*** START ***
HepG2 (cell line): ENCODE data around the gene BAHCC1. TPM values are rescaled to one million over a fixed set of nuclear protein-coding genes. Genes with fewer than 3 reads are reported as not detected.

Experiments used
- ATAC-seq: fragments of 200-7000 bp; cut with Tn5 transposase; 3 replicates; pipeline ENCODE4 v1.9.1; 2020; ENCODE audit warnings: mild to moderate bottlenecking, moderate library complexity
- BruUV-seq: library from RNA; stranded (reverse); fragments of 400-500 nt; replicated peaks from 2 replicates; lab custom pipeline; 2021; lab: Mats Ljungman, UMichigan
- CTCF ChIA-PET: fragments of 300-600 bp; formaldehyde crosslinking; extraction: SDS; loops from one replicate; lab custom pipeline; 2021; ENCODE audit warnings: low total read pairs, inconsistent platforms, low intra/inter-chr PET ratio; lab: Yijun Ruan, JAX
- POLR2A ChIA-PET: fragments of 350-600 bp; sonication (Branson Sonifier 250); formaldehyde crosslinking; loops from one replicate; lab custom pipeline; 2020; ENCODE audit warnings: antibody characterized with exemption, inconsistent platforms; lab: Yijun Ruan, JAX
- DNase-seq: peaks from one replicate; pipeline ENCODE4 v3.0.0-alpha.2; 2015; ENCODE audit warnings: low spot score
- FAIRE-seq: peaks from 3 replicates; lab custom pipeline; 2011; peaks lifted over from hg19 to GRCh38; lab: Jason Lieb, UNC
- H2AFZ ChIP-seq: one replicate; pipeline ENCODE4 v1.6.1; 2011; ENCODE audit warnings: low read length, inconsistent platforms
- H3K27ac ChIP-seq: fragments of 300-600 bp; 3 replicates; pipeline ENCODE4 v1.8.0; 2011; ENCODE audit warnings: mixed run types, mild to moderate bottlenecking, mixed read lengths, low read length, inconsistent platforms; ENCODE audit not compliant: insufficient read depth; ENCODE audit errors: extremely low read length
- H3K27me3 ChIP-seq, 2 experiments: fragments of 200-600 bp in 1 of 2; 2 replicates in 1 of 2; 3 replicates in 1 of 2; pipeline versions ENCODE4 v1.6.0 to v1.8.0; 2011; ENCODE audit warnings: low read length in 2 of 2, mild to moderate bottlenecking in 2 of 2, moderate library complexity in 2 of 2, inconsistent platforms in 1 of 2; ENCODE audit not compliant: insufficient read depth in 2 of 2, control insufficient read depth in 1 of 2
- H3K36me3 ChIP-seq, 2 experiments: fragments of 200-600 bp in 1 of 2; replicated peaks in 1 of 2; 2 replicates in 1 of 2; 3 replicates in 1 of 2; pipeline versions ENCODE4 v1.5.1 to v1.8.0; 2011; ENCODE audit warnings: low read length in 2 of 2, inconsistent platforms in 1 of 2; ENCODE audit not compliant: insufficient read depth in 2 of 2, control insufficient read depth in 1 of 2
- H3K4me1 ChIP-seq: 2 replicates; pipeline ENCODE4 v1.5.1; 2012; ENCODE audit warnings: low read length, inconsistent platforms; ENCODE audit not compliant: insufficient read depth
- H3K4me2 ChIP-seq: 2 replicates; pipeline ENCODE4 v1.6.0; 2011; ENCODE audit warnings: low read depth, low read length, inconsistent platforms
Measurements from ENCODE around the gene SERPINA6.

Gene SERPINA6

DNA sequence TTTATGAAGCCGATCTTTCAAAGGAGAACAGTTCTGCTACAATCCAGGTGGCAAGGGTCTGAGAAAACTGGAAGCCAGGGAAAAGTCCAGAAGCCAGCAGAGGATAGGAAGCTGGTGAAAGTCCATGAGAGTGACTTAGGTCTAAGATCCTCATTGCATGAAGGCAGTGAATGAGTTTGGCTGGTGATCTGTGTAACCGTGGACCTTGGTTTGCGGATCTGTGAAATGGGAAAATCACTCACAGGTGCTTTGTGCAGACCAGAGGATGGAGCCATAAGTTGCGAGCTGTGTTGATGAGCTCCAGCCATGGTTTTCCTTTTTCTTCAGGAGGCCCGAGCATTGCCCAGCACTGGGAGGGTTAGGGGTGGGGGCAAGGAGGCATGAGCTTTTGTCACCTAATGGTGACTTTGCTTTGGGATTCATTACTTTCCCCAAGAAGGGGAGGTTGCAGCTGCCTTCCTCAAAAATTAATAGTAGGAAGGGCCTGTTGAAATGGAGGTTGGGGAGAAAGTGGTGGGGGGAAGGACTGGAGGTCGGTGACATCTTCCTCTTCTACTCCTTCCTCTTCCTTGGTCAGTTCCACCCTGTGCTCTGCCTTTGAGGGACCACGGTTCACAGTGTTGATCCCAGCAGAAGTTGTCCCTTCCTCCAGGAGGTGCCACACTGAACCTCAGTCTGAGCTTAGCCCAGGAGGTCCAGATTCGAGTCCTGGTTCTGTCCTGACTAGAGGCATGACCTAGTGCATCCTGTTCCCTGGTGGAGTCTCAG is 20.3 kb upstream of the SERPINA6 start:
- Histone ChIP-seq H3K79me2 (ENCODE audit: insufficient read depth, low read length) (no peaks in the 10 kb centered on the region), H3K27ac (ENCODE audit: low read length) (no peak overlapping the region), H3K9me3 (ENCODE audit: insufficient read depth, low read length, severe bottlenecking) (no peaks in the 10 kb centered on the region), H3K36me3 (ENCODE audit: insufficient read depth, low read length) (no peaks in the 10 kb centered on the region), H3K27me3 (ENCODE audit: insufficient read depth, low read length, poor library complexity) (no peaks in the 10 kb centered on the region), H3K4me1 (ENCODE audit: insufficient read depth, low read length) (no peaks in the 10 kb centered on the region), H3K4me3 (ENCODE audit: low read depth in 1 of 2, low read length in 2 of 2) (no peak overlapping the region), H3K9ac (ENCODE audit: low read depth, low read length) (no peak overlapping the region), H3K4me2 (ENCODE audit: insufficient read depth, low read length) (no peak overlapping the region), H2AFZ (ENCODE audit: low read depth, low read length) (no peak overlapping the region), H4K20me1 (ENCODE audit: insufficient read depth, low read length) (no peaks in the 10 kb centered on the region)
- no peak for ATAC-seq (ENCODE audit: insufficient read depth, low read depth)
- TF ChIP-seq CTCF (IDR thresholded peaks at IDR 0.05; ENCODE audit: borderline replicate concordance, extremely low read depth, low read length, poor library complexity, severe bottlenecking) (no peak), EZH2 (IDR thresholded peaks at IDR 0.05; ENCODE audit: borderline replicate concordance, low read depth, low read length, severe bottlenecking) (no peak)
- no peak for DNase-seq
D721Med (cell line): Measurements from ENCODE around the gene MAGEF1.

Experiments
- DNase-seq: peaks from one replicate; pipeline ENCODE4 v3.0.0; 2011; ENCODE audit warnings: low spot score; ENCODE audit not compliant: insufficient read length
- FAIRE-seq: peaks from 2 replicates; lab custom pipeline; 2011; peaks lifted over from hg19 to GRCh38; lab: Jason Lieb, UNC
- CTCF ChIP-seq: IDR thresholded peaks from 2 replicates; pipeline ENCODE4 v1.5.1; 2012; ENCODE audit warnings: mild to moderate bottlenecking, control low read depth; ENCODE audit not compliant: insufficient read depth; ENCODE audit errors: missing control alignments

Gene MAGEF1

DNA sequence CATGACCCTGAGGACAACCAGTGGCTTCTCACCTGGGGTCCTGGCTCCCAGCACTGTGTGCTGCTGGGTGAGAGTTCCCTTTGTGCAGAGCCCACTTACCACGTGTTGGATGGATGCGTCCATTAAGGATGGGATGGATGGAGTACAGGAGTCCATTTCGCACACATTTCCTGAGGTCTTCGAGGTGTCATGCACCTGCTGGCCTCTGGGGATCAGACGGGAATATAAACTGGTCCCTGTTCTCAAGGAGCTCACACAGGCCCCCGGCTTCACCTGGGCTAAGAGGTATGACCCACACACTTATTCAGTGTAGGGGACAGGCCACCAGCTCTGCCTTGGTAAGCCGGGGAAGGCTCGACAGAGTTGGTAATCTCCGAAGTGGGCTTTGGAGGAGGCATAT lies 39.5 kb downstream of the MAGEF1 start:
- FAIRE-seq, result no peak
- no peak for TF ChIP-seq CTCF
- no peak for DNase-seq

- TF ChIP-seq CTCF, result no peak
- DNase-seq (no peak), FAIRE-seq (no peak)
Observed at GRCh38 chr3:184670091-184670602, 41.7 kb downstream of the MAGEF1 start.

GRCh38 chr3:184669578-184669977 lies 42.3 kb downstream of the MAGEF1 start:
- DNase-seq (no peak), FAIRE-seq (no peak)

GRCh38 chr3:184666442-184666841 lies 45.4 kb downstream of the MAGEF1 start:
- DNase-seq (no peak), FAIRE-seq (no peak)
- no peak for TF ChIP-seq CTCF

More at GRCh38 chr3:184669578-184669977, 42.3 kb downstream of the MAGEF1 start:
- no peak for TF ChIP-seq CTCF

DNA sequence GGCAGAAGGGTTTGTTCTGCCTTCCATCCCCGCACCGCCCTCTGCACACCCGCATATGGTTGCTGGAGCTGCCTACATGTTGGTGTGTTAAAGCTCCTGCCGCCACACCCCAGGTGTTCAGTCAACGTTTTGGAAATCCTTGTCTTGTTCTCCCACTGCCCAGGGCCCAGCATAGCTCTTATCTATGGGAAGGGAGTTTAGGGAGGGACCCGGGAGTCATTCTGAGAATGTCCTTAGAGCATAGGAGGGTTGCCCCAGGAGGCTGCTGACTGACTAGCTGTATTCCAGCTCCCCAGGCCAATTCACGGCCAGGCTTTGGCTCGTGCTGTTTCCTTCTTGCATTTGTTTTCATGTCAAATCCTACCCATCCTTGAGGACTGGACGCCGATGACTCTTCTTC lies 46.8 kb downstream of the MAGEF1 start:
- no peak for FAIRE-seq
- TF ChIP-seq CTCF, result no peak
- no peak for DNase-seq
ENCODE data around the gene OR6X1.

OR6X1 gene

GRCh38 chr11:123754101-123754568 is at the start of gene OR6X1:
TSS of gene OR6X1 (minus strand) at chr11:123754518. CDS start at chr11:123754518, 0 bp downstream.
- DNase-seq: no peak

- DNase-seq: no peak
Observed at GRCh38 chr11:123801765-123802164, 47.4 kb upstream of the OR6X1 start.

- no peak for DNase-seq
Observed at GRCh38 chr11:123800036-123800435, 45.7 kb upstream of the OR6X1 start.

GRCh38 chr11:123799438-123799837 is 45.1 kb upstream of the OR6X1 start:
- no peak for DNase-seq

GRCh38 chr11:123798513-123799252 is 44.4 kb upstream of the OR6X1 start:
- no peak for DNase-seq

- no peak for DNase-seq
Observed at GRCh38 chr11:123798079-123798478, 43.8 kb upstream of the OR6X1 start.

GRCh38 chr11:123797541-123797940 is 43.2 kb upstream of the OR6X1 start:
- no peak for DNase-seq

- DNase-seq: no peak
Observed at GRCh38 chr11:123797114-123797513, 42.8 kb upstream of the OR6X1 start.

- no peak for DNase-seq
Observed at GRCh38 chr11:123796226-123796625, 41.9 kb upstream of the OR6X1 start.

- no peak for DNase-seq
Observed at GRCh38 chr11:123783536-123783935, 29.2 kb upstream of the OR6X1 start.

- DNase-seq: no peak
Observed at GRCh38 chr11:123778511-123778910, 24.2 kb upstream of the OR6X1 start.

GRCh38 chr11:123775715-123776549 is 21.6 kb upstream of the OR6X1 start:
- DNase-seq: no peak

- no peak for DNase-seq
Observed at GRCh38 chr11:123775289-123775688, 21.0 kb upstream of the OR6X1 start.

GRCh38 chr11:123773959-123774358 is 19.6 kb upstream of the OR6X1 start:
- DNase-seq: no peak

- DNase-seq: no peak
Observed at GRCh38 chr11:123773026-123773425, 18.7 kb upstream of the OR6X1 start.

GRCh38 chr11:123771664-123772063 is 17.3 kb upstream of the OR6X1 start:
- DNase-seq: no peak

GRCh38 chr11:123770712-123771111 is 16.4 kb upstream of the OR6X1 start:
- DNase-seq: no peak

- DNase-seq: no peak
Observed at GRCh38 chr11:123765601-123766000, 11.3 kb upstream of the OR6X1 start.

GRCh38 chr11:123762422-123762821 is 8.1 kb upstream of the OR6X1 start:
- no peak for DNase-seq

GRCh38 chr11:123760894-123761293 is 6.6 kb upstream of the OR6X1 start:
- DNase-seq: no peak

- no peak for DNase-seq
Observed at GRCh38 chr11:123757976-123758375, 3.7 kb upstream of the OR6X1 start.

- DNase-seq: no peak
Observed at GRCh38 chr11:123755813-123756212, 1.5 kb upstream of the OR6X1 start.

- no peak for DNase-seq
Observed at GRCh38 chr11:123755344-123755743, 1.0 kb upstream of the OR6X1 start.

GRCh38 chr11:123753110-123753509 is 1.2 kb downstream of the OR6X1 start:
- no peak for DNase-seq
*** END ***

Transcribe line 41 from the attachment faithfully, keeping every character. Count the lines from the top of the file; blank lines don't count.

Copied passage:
- no peak for TF ChIP-seq CTCF